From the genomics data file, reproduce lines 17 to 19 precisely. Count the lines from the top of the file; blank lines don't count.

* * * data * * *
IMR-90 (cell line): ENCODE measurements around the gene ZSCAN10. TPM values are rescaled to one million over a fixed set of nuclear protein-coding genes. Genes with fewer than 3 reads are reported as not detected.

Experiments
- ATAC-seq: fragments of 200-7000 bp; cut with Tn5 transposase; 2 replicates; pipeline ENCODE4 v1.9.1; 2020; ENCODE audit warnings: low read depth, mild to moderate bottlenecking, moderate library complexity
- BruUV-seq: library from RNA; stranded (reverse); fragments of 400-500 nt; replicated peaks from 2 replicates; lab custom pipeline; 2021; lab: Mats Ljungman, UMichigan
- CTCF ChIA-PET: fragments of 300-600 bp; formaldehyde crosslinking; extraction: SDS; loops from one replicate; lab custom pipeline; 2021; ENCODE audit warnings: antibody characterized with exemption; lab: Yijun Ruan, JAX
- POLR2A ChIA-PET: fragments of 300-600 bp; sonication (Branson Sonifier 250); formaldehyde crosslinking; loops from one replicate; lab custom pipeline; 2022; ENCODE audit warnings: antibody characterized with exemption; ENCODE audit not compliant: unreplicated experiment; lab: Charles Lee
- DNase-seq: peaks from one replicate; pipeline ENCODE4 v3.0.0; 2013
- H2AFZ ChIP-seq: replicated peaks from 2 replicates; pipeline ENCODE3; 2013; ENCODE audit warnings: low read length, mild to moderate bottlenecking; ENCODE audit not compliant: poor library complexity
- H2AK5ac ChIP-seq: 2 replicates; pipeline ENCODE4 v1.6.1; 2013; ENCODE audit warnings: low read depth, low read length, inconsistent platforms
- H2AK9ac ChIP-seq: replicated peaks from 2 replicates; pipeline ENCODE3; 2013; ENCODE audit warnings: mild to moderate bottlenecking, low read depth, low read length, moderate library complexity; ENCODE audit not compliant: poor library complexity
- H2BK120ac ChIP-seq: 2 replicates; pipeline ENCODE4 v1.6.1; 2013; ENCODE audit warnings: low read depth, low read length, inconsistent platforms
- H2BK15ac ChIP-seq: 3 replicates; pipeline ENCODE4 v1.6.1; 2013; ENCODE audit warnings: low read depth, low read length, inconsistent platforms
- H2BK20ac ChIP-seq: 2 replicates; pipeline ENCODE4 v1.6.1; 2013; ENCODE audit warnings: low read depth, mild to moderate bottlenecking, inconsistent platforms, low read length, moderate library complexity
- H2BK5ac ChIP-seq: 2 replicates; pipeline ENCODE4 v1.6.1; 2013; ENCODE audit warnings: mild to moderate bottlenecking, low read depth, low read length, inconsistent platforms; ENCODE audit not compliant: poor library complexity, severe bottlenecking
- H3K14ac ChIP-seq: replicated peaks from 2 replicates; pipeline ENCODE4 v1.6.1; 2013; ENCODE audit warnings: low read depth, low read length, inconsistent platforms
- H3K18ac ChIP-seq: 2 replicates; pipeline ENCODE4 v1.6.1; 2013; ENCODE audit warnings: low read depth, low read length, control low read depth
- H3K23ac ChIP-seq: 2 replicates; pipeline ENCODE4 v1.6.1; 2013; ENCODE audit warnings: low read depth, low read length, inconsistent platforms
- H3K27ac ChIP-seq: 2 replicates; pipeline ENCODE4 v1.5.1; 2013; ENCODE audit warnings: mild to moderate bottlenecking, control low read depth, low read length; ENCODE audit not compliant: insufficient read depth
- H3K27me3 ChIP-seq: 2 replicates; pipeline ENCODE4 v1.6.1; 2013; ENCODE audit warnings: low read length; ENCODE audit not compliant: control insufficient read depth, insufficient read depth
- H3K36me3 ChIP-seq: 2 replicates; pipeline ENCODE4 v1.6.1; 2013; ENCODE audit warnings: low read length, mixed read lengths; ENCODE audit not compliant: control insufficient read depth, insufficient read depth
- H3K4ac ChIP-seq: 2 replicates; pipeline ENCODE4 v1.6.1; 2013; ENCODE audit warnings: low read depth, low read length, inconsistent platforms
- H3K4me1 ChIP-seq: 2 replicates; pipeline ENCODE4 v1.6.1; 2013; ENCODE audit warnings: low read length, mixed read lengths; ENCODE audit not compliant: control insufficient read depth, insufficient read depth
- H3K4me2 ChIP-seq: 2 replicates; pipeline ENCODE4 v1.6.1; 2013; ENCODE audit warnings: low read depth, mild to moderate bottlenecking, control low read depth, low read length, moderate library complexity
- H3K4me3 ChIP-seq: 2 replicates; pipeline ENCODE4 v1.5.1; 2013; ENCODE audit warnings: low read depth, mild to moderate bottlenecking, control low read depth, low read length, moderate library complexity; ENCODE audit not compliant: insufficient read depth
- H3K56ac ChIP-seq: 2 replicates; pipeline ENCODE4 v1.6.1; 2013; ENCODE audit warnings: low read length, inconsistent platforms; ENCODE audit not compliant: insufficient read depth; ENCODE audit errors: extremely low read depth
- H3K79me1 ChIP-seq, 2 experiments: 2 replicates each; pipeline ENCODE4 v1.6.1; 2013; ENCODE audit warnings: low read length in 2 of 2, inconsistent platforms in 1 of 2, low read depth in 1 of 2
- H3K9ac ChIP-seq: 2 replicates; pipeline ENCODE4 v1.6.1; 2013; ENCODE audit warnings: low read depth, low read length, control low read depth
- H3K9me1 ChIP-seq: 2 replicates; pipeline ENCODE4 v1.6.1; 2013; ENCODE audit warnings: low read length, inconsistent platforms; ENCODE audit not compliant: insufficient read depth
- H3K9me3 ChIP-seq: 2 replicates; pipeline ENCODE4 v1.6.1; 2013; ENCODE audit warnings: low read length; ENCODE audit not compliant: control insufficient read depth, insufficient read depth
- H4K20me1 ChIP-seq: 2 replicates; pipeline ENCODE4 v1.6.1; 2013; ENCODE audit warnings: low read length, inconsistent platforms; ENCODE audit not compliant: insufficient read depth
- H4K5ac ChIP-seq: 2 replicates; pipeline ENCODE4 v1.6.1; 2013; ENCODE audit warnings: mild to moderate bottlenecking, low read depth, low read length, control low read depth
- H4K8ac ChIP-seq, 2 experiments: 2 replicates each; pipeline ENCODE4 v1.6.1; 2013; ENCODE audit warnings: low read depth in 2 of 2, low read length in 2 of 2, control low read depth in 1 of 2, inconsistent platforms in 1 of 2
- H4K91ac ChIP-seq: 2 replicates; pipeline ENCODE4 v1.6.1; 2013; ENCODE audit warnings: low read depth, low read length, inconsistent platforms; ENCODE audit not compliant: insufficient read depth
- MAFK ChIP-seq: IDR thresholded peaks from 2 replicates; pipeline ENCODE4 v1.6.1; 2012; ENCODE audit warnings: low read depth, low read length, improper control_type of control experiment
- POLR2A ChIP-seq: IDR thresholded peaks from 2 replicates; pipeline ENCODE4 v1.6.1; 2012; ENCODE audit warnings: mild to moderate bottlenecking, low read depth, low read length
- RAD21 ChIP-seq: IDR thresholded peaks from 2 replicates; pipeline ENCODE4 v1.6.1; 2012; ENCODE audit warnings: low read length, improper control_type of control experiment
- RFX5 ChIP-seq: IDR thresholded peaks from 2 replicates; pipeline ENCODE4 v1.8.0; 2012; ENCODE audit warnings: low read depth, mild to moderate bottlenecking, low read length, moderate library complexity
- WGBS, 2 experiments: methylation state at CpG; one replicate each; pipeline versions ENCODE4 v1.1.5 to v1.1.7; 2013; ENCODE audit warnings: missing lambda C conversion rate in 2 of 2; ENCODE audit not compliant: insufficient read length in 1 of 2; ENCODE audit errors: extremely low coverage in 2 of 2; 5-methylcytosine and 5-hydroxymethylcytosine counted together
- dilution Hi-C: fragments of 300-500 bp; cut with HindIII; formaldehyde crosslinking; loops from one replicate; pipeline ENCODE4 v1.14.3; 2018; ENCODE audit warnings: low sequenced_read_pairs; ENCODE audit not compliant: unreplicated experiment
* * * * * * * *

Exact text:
- H3K23ac ChIP-seq: 2 replicates; pipeline ENCODE4 v1.6.1; 2013; ENCODE audit warnings: low read depth, low read length, inconsistent platforms
- H3K27ac ChIP-seq: 2 replicates; pipeline ENCODE4 v1.5.1; 2013; ENCODE audit warnings: mild to moderate bottlenecking, control low read depth, low read length; ENCODE audit not compliant: insufficient read depth
- H3K27me3 ChIP-seq: 2 replicates; pipeline ENCODE4 v1.6.1; 2013; ENCODE audit warnings: low read length; ENCODE audit not compliant: control insufficient read depth, insufficient read depth